Do One Thing is an occasional series based on the well-known idea: “do one thing everyday that scares you”. These posts will explore fear and the subsequent outcome of trying something new.
On day two of ski lessons, my instructor took us up the Becker lift to ski down one of the resort’s few green runs. It dropped us off halfway up the mountain, and at that moment, 1,300 vertical feet stood between me and the bunny hill I’d been practicing on that morning.
To help matters, another girl in my group told me a story about how she’d broken her leg during a ski lesson the year before. What was I doing up here? I could glide down the 200 foot tall bunny hill with my skis pointed together in a pizza shape, but the steep and narrow path before me was overwhelming.
As I made my way down the run, snowboarders whizzed past. One clipped me from behind and I lost my balance, falling to the ground. Later I skied straight into a snowbank on the side of the path, unable to stop myself. The run alternated between hard, icy snow and sharp, narrow turns with steep drop offs. Eventually, the bunny hill appeared in front of me. I’d made it down without breaking my leg, crashing into someone else, or dying. Success?
When I met my boyfriend in the lodge for lunch, he asked how my lesson was going. I burst into tears.
Several months earlier, I’d decided I wanted to learn how to ski. I’d lived for three years in one of the country’s top ski destinations and many of my friends here adore the sport. Since coming to Utah, I’d learned how to rock climb, go on backpacking trips, and run half marathons. Each of these endeavors was challenging but enjoyable, and I assumed skiing would be no different.
After doing some research, I decided on a package for beginner skiers at Snowbasin resort. For around $450, I’d get three group lessons, my own rental equipment for the season, and a season pass to the resort once I finished my lessons. Considering a day pass to most resorts costs upwards of $100, it sounded like a pretty good deal.
My lessons progressed slowly, and while I was able to get myself down the bunny hill, mastering any sort of technique was not happening. My instructors tried their best, but in the end I simply needed way more practice time than three days allowed.
By the time I finished my three lessons, I still didn’t feel comfortable going down Becker again. I felt defeated.
But it was only January, and the ski season stretched out before me. My boyfriend had picked it up quickly and was already enjoying more difficult terrain. Meanwhile, I was getting sick of forcing myself to take laps on the tiny bunny hill. During the week, my skis sat at the door of our apartment, a constant reminder that I needed to keep practicing if I wanted to get better.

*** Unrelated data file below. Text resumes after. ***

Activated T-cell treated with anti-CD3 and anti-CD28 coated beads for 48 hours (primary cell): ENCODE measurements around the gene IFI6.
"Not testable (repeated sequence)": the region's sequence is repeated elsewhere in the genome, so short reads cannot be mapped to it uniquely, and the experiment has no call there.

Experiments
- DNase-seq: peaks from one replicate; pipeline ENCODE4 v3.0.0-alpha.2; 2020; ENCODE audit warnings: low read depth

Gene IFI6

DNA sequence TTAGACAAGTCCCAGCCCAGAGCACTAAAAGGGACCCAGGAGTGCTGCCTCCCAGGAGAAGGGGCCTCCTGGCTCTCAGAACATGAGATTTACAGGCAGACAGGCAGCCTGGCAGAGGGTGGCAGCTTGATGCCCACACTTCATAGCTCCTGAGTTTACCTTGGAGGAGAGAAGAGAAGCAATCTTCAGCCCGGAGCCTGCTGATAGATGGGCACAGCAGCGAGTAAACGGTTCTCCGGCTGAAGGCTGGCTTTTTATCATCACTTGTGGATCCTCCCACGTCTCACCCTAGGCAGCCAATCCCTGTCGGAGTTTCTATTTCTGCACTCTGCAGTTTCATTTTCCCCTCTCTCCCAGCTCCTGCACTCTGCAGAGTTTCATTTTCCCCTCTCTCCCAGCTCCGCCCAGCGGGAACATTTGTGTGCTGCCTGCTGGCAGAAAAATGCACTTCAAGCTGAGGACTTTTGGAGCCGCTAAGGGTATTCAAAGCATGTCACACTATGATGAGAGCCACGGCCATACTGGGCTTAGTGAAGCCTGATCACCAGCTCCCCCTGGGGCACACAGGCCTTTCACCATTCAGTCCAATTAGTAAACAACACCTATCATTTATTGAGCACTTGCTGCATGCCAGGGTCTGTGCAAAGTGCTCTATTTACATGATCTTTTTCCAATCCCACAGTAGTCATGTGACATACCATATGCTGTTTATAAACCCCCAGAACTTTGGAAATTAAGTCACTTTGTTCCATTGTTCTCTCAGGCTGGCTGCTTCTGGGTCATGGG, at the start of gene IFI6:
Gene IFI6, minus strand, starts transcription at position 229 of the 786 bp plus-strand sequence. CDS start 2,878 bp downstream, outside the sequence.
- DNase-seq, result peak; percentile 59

While voicing my frustration to a friend who regularly skis steep backcountry peaks, she told me about a deal at Alta ski resort. For just $30, I could ski all season on the beginner runs after 3pm. She invited me to join her the next day for a change of scenery.
We headed up the Sunnyside lift into Albion basin. From the top of the lift, only the mountains were visible. No parking lots, no lodges, just snow-covered, jagged peaks. There are several green runs from the top of the lift, so we chose one and started down.
Even though my technique hadn’t improved much since that first terrifying run down Becker, the whole experience felt completely different. The runs were wide and flat, with only small hill sections and no drop offs. I felt in control, and there was enough space to correct my mistakes without causing damage to myself or anyone else. Plus, it was beautiful up there.
I started going to Alta as much as I could. Yes, there were still days when I left after just one run because of hard snow conditions. Yes, I still fell over sometimes, and the steep parts were still a bit unnerving.
But overall, it didn’t feel as daunting. I became familiar with all the runs, and I even started to turn my skis parallel every once in awhile. Ever so slowly, my technique was beginning to improve.
One of the last days up on the mountain turned into an unexpected powder day. It had been snowing all day and it kept coming down, making each run better than the last. It was like my skis were gliding through butter, and everything felt how I imagined skiing was supposed to feel.
At one point, I started down an ungroomed hill, got bogged down in a foot of loose snow, and lost my ski. As I sat in the snow laughing and searching for my ski, I realized this was the most fun I’d had skiing all season. Maybe it could be fun. Maybe all those people who wake up at 5am for dawn patrol were on to something after all.
As the season wrapped up, I realized that if I hadn’t joined a program that gave me all-season access to lifts and gear, I probably wouldn’t have kept trying. After that second lesson, I’m sure I would have given up and headed inside. Yet walking past my skis every day, and knowing I could continue practicing without paying a dime, made me keep driving to the lifts, putting on my skis, and heading up the mountain.
I ended this ski season with mixed feelings, but mostly I’m grateful for the opportunity to have learned something new. Do I feel totally comfortable on skis after 15 days on the mountain? Not a bit. But I’ve gotten a taste for what it could be like if I keep at it, and maybe that’s enough.